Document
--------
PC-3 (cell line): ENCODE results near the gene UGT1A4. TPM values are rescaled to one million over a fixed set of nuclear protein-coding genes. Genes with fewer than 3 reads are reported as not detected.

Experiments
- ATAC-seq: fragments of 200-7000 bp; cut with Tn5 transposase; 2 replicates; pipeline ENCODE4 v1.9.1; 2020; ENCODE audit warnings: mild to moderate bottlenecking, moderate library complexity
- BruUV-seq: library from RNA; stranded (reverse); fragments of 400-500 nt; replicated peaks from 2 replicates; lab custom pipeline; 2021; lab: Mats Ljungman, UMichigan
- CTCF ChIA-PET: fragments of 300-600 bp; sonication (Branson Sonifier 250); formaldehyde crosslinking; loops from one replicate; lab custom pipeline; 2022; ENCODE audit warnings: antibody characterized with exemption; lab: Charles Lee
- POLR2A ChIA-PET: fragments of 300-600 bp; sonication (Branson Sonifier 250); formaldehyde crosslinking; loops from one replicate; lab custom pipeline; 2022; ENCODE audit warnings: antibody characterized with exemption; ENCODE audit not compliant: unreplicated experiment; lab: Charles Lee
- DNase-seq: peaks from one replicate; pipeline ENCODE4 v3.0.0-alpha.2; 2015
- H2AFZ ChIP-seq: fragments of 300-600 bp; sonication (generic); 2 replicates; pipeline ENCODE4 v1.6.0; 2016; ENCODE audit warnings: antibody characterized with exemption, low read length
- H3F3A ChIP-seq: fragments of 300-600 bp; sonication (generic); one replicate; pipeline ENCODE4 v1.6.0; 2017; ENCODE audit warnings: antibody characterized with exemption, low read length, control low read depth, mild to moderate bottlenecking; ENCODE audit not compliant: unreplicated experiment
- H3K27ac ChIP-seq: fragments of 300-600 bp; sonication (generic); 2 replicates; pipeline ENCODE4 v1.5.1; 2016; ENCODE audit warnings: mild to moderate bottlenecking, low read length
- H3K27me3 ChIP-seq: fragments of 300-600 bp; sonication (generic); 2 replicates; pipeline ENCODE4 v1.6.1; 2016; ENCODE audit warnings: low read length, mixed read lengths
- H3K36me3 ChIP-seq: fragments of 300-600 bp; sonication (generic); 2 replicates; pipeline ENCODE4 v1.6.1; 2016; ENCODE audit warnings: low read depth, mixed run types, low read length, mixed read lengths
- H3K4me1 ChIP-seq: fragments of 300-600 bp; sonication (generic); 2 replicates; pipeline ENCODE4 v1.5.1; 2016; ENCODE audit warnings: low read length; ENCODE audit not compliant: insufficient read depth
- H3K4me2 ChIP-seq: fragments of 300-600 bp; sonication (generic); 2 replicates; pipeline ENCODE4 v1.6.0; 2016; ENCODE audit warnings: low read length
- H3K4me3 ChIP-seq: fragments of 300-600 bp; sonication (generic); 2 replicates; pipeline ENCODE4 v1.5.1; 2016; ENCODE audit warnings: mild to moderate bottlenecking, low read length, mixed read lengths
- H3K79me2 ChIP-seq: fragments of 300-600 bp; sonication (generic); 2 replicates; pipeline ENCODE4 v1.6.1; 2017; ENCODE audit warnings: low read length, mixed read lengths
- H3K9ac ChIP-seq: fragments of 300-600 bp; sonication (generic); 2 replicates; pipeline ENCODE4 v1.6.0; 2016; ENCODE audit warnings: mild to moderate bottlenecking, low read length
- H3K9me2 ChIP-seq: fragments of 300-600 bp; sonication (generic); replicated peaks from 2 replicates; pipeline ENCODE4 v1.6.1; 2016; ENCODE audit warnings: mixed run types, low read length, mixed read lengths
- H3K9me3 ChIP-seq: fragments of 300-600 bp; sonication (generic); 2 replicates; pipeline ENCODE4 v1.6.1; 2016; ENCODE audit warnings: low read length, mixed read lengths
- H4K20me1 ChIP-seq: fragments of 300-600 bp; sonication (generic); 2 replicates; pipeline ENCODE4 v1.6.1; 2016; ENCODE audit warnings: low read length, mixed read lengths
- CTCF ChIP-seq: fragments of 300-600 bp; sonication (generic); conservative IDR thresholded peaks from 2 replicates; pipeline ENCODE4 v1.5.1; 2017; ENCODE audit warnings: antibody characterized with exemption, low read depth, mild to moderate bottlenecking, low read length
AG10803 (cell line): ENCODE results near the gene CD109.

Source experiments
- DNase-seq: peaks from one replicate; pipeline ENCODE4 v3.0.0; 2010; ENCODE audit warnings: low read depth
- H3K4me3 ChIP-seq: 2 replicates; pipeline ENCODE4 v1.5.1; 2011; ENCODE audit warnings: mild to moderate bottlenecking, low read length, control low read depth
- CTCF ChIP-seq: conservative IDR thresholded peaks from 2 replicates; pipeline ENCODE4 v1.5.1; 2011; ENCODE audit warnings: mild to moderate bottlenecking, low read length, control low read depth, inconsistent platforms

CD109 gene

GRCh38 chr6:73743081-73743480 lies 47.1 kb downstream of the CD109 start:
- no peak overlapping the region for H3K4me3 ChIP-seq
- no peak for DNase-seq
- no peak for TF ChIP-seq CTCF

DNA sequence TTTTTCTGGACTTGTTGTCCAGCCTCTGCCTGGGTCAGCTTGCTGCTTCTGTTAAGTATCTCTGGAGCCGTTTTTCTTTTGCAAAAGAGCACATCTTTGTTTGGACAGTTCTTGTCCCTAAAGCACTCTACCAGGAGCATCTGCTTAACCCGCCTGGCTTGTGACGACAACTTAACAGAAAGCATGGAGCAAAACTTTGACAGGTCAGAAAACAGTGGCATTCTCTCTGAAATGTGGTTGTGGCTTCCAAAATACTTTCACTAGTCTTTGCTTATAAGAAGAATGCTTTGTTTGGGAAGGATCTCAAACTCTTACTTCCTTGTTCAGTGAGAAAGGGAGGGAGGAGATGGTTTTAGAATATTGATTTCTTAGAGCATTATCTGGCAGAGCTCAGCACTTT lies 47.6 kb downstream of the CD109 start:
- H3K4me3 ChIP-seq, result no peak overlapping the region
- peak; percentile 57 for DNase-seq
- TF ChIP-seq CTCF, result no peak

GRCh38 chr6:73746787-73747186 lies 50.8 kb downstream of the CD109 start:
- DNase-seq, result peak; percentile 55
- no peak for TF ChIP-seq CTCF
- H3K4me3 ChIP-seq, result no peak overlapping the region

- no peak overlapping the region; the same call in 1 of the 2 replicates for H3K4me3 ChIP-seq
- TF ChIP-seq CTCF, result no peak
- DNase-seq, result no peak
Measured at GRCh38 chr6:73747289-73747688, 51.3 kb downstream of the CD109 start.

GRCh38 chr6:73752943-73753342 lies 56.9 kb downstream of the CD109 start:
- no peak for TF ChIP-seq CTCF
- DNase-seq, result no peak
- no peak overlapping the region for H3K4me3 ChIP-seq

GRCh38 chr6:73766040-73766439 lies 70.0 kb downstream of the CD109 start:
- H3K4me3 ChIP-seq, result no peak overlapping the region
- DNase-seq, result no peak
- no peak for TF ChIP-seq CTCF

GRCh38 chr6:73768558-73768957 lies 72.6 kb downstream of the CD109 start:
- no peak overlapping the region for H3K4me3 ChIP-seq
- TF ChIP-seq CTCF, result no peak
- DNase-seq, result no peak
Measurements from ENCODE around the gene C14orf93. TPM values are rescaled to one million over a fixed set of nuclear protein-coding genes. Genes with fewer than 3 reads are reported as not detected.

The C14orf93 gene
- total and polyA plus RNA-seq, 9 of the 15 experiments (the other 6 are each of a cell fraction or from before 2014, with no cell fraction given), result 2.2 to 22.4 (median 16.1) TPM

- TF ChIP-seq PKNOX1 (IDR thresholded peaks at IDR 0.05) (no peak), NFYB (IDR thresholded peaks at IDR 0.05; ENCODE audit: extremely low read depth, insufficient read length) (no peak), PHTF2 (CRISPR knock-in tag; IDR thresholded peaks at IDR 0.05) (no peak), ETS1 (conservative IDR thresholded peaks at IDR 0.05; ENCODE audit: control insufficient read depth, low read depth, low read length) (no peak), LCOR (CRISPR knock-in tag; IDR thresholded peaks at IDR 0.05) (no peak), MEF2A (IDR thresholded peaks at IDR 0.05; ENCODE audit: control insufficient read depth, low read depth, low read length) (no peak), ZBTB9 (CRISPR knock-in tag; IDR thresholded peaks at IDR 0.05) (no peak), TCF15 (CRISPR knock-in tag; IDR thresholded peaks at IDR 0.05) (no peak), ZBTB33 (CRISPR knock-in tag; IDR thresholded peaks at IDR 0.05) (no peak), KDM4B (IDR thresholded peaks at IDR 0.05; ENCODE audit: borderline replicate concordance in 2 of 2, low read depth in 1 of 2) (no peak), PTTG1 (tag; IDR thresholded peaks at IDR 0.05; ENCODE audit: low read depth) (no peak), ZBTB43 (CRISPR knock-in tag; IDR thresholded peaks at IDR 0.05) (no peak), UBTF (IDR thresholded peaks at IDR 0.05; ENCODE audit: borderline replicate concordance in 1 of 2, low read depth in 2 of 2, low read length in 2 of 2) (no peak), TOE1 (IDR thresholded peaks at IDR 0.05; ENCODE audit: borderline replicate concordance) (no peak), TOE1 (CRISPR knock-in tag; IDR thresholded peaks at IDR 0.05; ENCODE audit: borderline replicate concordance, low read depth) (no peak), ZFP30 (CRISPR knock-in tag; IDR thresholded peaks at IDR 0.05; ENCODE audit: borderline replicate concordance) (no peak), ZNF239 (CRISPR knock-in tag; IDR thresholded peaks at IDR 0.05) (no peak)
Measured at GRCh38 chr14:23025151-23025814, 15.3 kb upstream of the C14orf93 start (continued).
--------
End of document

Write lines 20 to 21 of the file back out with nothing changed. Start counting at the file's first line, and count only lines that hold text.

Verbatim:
- H4K20me1 ChIP-seq: fragments of 300-600 bp; sonication (generic); 2 replicates; pipeline ENCODE4 v1.6.1; 2016; ENCODE audit warnings: low read length, mixed read lengths
- CTCF ChIP-seq: fragments of 300-600 bp; sonication (generic); conservative IDR thresholded peaks from 2 replicates; pipeline ENCODE4 v1.5.1; 2017; ENCODE audit warnings: antibody characterized with exemption, low read depth, mild to moderate bottlenecking, low read length